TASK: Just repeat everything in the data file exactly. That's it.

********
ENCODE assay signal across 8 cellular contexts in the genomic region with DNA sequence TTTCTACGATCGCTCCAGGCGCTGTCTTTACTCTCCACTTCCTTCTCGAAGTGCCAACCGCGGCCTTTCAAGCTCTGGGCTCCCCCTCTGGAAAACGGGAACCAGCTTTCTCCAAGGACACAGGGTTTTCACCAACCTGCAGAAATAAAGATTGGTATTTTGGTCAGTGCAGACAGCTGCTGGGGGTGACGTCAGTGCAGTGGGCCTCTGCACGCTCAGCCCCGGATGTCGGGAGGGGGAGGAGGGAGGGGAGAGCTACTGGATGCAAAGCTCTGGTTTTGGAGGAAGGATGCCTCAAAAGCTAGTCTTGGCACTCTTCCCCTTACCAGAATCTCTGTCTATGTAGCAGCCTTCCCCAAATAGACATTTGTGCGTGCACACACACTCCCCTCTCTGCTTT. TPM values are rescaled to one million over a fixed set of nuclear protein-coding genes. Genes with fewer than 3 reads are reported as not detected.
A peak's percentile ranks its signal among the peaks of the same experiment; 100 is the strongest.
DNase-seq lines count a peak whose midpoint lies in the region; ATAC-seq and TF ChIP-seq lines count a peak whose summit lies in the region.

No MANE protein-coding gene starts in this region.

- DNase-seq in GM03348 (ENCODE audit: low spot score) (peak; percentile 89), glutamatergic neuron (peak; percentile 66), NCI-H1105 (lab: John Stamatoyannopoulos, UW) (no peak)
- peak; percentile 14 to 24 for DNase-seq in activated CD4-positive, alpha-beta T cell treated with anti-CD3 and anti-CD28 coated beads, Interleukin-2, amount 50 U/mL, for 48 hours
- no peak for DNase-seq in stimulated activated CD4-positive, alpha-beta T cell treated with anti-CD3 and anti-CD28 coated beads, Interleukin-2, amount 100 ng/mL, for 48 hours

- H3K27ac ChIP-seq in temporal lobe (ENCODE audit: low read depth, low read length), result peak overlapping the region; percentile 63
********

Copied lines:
ENCODE assay signal across 8 cellular contexts in the genomic region with DNA sequence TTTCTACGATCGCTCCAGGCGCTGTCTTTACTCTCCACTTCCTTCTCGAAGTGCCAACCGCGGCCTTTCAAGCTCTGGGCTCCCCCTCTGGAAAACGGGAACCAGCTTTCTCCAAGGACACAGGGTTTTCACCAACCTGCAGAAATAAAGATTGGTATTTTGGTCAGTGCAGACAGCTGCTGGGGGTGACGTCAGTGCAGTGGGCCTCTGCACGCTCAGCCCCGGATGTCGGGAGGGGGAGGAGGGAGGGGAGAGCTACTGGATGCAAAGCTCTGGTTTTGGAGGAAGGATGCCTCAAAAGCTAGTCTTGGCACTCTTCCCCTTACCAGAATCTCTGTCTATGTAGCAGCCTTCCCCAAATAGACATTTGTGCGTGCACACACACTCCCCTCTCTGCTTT. TPM values are rescaled to one million over a fixed set of nuclear protein-coding genes. Genes with fewer than 3 reads are reported as not detected.
A peak's percentile ranks its signal among the peaks of the same experiment; 100 is the strongest.
DNase-seq lines count a peak whose midpoint lies in the region; ATAC-seq and TF ChIP-seq lines count a peak whose summit lies in the region.

No MANE protein-coding gene starts in this region.

- DNase-seq in GM03348 (ENCODE audit: low spot score) (peak; percentile 89), glutamatergic neuron (peak; percentile 66), NCI-H1105 (lab: John Stamatoyannopoulos, UW) (no peak)
- peak; percentile 14 to 24 for DNase-seq in activated CD4-positive, alpha-beta T cell treated with anti-CD3 and anti-CD28 coated beads, Interleukin-2, amount 50 U/mL, for 48 hours
- no peak for DNase-seq in stimulated activated CD4-positive, alpha-beta T cell treated with anti-CD3 and anti-CD28 coated beads, Interleukin-2, amount 100 ng/mL, for 48 hours

- H3K27ac ChIP-seq in temporal lobe (ENCODE audit: low read depth, low read length), result peak overlapping the region; percentile 63